One of the most noticeable trends in CES 2015 has been the development of the “Next Unit of Computing” (NUCs) which are desktop PCs packaged in smaller and portable models.
Leading the way forward is technology giant Intel, which announced its new wave of Broadwell processors specifically to support this segment. Lenovo’s X1 Carbon and Dell’s XPS 13 are both based on the new technology provided by Intel, in what promises to be an exciting new ecosphere for consumer products.
What are NUCs?
A NUC is a variant of a classic “Do-it-Yourself” (DIY) computer where almost every specification of the system, from RAM to the processor capacity is customizable according to user requirements. The motherboard is supplied by Intel but the rest can be altered as needed.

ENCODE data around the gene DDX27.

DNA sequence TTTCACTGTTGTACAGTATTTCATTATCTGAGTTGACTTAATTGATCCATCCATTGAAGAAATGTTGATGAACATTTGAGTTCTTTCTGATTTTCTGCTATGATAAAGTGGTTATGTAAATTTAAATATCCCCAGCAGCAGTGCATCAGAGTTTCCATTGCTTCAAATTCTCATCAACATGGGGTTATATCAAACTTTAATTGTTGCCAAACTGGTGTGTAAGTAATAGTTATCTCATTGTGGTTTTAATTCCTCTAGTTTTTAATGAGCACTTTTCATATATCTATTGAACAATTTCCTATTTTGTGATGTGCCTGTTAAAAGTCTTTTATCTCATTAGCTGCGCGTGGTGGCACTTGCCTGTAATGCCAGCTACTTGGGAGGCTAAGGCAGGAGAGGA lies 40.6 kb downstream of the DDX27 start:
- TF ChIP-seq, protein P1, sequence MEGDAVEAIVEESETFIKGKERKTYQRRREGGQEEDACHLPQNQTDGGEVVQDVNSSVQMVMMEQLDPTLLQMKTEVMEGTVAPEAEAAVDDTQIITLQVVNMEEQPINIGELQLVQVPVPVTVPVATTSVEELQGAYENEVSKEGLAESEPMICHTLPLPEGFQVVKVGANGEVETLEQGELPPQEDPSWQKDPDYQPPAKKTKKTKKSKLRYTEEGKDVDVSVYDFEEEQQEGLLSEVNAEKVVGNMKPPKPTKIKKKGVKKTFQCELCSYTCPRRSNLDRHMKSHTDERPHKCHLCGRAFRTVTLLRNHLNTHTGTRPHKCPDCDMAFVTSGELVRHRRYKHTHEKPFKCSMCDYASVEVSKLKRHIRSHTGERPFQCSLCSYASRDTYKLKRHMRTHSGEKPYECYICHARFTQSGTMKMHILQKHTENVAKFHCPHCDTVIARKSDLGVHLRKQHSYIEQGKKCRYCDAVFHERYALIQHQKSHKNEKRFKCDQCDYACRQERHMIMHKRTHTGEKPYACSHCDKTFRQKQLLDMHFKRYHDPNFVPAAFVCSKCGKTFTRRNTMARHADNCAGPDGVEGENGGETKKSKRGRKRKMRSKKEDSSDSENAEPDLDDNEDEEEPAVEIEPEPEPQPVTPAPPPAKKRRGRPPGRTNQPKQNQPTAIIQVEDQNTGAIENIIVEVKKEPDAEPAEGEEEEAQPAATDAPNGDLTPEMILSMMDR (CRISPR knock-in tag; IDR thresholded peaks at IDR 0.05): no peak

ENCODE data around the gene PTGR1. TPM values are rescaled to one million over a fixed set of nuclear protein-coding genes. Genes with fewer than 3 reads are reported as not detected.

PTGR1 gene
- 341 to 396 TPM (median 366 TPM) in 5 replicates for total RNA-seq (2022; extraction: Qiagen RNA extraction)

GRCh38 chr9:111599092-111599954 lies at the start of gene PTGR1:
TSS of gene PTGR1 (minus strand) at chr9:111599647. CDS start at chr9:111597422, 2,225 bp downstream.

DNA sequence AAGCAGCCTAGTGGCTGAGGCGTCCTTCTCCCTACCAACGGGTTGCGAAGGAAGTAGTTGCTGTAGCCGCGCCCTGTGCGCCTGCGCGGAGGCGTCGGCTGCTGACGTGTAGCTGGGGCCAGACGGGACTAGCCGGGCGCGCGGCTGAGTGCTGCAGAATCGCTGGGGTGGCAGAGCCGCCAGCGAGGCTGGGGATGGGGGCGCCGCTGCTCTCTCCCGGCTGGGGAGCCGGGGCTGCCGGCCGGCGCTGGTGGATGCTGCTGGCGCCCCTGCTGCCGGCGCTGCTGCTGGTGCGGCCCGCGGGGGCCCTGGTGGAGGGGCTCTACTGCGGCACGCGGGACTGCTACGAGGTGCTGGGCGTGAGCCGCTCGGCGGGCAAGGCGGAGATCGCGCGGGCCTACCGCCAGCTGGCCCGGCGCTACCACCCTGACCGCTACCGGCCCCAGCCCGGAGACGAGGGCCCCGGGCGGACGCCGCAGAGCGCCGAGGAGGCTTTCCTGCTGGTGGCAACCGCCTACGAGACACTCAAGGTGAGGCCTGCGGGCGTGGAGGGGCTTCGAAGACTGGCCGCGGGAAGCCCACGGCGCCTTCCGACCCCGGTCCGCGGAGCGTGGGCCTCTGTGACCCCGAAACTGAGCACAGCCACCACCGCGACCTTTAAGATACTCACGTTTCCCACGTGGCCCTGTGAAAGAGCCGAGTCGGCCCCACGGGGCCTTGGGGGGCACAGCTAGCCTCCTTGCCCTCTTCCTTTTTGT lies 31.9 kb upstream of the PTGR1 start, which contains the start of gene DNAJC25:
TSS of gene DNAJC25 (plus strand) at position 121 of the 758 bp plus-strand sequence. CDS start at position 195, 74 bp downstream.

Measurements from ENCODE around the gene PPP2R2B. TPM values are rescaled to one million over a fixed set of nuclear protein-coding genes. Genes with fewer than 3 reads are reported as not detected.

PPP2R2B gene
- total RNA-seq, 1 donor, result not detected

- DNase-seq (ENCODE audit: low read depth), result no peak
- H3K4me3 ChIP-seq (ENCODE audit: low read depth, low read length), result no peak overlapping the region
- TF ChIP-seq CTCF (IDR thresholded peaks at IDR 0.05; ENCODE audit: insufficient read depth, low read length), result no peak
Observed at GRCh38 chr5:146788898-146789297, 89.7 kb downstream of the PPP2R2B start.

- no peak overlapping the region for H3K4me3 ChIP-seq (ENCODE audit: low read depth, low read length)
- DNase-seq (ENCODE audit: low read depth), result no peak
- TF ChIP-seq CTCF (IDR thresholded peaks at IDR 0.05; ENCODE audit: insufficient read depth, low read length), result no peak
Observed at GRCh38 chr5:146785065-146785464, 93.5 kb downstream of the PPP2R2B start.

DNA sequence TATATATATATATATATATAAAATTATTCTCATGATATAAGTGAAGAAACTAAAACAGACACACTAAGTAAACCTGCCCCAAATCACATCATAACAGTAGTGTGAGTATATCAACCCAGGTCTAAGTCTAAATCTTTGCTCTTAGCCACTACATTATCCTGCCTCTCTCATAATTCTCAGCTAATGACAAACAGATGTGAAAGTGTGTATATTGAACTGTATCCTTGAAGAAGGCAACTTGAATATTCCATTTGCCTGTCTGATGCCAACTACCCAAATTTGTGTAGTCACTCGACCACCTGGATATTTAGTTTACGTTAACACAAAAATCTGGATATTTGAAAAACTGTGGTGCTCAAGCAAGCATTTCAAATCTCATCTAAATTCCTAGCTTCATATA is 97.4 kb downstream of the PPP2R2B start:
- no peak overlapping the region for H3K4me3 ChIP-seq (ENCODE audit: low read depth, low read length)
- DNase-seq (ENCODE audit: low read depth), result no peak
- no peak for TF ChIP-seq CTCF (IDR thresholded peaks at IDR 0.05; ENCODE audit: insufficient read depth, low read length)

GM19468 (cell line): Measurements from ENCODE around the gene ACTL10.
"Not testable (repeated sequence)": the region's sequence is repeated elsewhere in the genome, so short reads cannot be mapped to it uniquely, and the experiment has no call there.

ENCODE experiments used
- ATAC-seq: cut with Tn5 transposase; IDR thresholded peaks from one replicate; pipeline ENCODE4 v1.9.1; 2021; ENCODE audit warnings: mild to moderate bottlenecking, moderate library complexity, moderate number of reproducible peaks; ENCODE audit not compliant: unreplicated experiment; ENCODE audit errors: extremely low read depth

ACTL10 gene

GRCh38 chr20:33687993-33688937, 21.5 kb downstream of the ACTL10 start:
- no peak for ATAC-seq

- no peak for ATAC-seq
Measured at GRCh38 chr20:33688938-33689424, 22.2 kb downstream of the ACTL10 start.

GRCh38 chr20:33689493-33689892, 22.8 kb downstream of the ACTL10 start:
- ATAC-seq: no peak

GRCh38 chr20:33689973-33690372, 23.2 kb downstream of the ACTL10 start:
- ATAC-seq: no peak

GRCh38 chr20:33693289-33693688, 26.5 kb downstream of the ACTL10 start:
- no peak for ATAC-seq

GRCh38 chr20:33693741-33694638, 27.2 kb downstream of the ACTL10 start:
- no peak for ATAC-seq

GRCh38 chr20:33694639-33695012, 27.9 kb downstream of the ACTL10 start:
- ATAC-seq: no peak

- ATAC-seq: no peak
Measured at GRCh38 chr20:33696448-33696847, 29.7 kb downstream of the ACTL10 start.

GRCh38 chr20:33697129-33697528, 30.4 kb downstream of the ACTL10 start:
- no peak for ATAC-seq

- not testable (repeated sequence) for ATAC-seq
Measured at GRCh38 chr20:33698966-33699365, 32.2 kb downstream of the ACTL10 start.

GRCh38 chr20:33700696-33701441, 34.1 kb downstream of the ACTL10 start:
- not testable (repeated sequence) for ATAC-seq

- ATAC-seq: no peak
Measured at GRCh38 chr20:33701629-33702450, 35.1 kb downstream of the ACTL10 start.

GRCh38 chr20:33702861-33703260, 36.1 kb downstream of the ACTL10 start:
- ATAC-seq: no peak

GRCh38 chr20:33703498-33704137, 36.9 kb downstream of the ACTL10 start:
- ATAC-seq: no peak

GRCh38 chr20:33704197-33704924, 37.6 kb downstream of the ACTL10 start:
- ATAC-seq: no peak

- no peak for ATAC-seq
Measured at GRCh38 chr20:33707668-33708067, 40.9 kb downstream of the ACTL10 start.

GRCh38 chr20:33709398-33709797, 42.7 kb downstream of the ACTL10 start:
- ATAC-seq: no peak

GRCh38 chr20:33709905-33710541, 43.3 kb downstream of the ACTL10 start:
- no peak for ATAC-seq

The standout feature of the new NUCs is its size, with the tallest one measuring only 1.9 inches. Furthermore, it includes the ability to pry off the lid on top of the boxes, thereby changing its aesthetic appeal. A total of four USB 3.0 ports will also be embedded in each model, with two in the front and two at the back.
What Configurations Will Be Available?
Initially, Intel plans on launching seven separate NUC configurations, five of which are aimed at the consumer market, with two for business users. On the consumer side, the low-end model comes with an i3 processor, the middle-one with an i5 and the high-end model featuring an i7. All models include WiFi and Bluetooth connectivity.
Availability and Price:
Unfortunately not all models of the newly-announced NUCs will be available immediately. The lower-end i3 variant will hit stores later this month but consumers might have to wait till April for the high-end models. Intel hasn’t announced pricing details yet, but it is suggested that the i3 and i5 NUCs will retail for $280 and $350 respectively, with the i7 for around $450. The price will undoubtedly increase if users opt to change around the specifications with different ones.